I have just read your message and was sorry to read of your arthritis in your neck.  CP is a progressive disability no matter what the medical profession say.  When I married Terry, he walked with sticks outside and when he died 18 years later he was using an electric wheelchair at home due to his lower spine being riddled with arthritis.  And when he died in his sleep one night, I couldn't help wonder if it was due to 1] Medication because he was on a strong tablet for pain or 2] he'd fell down at work the day before and a blood clot had reached his heart! The tablet he was on was strong and he used to give some to my Uncle who was a physio because Uncle asked his GP to prescript him those tablets but the GP refused point blank as he said they were too dangeres!  That was nearly 12 years ago!  As for me, my throat muscles are now going into spames when I eat and I choke.  Sometimes, it takes minutes [or it seems too] before I can breate again so I'm terrified I will suffogate and die on my own.  My nephew was here once when it happened and the next time I phoned my brother to try to say goodbye, it was that bad.  Sonilia says that this is quite common in people with CP as they get older.  My GP had tried to get me to see the ENT consultant but Covid hit us and so it was held up.  I druck some vodka after an hour and that was a great help.  The next day, I called 111 for advice and they sent an Ambulance so that the paramedics would see me and it could be noted on my notes.  The paramedics were great and one of them talked to my GP who speeded up the appointment at hospital but I've waited for months to see a speech therapist who is meant to teach me neck excerises to stop the choking.  Do you wonder if people with CP just keep trying to work around problems instead of specking up and asking for help?  After years of practise it is too easy to be quiet and it is an real effort to ask for help!  Especially, if it is going to take all the strength they can have?  Denise11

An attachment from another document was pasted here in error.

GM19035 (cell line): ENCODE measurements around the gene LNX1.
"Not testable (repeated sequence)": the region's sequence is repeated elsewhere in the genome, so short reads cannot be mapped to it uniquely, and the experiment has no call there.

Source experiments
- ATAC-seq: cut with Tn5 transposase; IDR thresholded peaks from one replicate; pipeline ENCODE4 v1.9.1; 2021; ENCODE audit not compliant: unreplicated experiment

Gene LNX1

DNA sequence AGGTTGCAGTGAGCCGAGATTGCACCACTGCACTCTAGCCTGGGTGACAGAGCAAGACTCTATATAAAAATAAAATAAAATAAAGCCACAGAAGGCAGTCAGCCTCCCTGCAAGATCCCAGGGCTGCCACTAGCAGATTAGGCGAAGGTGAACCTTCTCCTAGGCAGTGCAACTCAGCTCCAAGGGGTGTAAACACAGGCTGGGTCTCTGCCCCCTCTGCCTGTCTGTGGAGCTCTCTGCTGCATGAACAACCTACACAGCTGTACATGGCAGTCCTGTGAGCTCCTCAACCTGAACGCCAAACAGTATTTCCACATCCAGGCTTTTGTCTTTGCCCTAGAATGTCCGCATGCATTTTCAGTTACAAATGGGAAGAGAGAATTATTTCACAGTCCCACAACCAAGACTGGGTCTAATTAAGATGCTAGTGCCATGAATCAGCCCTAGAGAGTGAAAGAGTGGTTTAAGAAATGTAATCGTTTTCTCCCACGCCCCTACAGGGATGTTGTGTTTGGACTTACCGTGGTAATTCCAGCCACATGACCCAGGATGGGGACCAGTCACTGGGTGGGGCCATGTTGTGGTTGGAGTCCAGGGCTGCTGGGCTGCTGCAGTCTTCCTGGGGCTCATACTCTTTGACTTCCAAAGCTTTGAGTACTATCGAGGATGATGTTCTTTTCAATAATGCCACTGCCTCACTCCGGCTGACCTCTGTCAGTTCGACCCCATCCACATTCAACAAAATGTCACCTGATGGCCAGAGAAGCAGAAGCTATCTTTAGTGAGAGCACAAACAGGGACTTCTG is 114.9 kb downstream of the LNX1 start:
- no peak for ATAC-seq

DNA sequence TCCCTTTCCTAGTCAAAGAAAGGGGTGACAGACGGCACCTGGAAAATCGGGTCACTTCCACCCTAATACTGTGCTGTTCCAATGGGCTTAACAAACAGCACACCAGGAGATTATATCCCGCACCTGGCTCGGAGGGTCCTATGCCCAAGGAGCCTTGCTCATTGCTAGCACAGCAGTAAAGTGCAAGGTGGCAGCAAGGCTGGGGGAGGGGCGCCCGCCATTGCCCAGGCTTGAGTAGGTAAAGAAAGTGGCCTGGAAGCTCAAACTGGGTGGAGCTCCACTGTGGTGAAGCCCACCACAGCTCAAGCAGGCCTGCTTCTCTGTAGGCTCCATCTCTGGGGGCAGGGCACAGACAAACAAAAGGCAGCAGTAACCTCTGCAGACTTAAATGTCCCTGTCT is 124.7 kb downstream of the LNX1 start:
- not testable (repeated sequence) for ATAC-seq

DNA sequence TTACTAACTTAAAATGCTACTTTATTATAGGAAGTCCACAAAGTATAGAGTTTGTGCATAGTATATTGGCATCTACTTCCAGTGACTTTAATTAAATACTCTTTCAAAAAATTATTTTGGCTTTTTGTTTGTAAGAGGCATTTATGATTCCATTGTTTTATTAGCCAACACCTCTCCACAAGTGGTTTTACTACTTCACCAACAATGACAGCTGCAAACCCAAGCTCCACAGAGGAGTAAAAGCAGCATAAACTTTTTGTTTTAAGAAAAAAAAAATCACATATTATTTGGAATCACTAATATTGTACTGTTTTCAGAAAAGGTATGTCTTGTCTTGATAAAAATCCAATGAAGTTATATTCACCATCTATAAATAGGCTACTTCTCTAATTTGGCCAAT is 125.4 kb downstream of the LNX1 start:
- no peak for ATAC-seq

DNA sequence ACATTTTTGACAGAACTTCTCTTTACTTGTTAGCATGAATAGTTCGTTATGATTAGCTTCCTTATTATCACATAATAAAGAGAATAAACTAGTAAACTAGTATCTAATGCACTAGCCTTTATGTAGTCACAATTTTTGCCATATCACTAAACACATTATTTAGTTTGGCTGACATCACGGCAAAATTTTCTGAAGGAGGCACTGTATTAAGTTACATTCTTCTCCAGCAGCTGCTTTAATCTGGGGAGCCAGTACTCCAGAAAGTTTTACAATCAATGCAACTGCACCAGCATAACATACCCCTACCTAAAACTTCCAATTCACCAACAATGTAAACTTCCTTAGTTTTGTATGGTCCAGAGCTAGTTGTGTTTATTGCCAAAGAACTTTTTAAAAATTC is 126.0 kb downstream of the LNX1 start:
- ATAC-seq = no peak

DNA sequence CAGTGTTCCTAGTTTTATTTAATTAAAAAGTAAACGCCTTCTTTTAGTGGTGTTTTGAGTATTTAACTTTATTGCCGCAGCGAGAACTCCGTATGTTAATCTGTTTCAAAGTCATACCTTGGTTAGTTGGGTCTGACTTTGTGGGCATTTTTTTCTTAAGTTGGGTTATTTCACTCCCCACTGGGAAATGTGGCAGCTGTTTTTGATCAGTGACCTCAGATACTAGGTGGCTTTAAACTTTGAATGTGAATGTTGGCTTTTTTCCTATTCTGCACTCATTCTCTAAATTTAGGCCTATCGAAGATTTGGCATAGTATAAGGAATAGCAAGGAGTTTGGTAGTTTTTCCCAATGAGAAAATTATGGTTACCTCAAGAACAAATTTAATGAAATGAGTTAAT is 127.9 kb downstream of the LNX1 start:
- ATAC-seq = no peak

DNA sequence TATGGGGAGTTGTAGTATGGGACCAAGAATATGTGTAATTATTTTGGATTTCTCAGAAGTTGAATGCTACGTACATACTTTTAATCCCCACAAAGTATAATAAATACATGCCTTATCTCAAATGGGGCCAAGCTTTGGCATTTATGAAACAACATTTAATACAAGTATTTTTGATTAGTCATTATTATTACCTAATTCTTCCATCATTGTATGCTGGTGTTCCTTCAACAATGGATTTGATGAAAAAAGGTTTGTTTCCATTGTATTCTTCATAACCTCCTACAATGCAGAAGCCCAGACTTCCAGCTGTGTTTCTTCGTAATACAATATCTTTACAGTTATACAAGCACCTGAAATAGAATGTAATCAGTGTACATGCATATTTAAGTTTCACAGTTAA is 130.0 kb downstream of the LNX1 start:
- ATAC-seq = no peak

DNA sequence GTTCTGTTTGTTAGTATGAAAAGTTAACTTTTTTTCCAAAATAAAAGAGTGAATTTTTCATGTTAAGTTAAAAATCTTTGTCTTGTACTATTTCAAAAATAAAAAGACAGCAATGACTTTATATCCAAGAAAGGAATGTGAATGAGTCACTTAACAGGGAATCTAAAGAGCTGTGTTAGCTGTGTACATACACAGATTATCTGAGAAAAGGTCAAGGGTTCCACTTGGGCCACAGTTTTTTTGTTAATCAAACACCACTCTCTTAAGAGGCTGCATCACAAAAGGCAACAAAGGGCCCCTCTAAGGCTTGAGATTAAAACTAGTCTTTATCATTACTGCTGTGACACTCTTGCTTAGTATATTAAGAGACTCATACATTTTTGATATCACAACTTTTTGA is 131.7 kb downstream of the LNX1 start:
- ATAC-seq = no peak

• RegReg Member Posts: 20 Courageous
    Richard , thanks for your post though I am sorry to hear that you are already suffering with your neck. I am now in my fifties with mild CP but riddled with arthritis because of the way I have walked and limped through life and sat hunched up over a computer for years thinking that CP was non progressive and I needed to just push myself that bit harder to not let differences show.

    I wish I had known back in my twenties that I needed to take greater care of myself and not push myself too hard to keep up with my work colleagues.I hope your post will alert others in their twenties to the fact that help and care is needed whether you are a child or adult with CP.